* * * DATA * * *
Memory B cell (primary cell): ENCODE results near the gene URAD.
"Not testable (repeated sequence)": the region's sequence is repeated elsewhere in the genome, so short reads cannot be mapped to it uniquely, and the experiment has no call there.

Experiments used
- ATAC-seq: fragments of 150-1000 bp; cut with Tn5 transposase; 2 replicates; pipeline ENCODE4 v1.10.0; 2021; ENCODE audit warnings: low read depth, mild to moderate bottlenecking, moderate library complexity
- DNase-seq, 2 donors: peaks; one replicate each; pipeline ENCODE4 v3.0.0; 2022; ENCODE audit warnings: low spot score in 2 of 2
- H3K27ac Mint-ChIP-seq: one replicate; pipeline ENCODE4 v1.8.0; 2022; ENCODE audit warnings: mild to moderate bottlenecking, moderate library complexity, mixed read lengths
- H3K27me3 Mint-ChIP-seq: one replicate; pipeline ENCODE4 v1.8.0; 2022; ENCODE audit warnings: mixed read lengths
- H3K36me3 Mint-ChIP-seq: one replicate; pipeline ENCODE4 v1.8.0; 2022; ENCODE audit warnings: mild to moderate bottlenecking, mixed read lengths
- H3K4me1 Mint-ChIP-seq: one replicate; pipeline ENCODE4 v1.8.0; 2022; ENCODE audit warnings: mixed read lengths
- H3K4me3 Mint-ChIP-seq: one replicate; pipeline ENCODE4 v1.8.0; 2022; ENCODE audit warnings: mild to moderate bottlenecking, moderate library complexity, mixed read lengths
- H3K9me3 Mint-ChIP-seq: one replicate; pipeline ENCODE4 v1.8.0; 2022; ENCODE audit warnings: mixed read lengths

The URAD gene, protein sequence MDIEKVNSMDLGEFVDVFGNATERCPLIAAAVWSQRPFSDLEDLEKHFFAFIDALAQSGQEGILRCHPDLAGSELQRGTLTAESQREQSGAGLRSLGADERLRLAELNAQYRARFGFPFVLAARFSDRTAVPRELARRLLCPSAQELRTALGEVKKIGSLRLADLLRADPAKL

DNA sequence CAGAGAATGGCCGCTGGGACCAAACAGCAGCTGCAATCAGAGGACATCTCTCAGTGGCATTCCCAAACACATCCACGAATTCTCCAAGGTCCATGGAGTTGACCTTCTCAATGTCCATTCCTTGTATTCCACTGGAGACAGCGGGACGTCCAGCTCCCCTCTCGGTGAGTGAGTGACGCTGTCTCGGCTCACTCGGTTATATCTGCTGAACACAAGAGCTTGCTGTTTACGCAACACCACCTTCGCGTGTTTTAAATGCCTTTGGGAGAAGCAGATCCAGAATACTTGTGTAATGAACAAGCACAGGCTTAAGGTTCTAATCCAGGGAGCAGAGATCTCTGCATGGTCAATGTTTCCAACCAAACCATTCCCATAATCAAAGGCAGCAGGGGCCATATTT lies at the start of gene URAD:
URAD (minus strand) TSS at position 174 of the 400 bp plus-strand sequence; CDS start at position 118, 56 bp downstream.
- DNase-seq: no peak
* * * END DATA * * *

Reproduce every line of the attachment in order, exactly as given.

Memory B cell (primary cell): ENCODE results near the gene URAD.
"Not testable (repeated sequence)": the region's sequence is repeated elsewhere in the genome, so short reads cannot be mapped to it uniquely, and the experiment has no call there.

Experiments used
- ATAC-seq: fragments of 150-1000 bp; cut with Tn5 transposase; 2 replicates; pipeline ENCODE4 v1.10.0; 2021; ENCODE audit warnings: low read depth, mild to moderate bottlenecking, moderate library complexity
- DNase-seq, 2 donors: peaks; one replicate each; pipeline ENCODE4 v3.0.0; 2022; ENCODE audit warnings: low spot score in 2 of 2
- H3K27ac Mint-ChIP-seq: one replicate; pipeline ENCODE4 v1.8.0; 2022; ENCODE audit warnings: mild to moderate bottlenecking, moderate library complexity, mixed read lengths
- H3K27me3 Mint-ChIP-seq: one replicate; pipeline ENCODE4 v1.8.0; 2022; ENCODE audit warnings: mixed read lengths
- H3K36me3 Mint-ChIP-seq: one replicate; pipeline ENCODE4 v1.8.0; 2022; ENCODE audit warnings: mild to moderate bottlenecking, mixed read lengths
- H3K4me1 Mint-ChIP-seq: one replicate; pipeline ENCODE4 v1.8.0; 2022; ENCODE audit warnings: mixed read lengths
- H3K4me3 Mint-ChIP-seq: one replicate; pipeline ENCODE4 v1.8.0; 2022; ENCODE audit warnings: mild to moderate bottlenecking, moderate library complexity, mixed read lengths
- H3K9me3 Mint-ChIP-seq: one replicate; pipeline ENCODE4 v1.8.0; 2022; ENCODE audit warnings: mixed read lengths

The URAD gene, protein sequence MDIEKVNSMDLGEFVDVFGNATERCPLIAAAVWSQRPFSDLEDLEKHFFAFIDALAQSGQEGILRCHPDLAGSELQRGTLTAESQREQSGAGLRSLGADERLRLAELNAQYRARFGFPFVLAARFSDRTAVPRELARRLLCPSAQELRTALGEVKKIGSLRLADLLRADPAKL

DNA sequence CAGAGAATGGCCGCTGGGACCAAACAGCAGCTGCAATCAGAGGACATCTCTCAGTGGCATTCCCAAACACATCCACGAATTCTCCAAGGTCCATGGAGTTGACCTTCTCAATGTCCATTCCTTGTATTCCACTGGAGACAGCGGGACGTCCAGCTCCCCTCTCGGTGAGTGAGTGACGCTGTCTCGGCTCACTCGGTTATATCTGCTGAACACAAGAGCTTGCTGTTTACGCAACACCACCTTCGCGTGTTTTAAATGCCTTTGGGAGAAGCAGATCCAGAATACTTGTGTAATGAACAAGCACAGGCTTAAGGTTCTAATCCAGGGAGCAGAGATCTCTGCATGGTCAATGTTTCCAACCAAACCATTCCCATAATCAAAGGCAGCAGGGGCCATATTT lies at the start of gene URAD:
URAD (minus strand) TSS at position 174 of the 400 bp plus-strand sequence; CDS start at position 118, 56 bp downstream.
- DNase-seq: no peak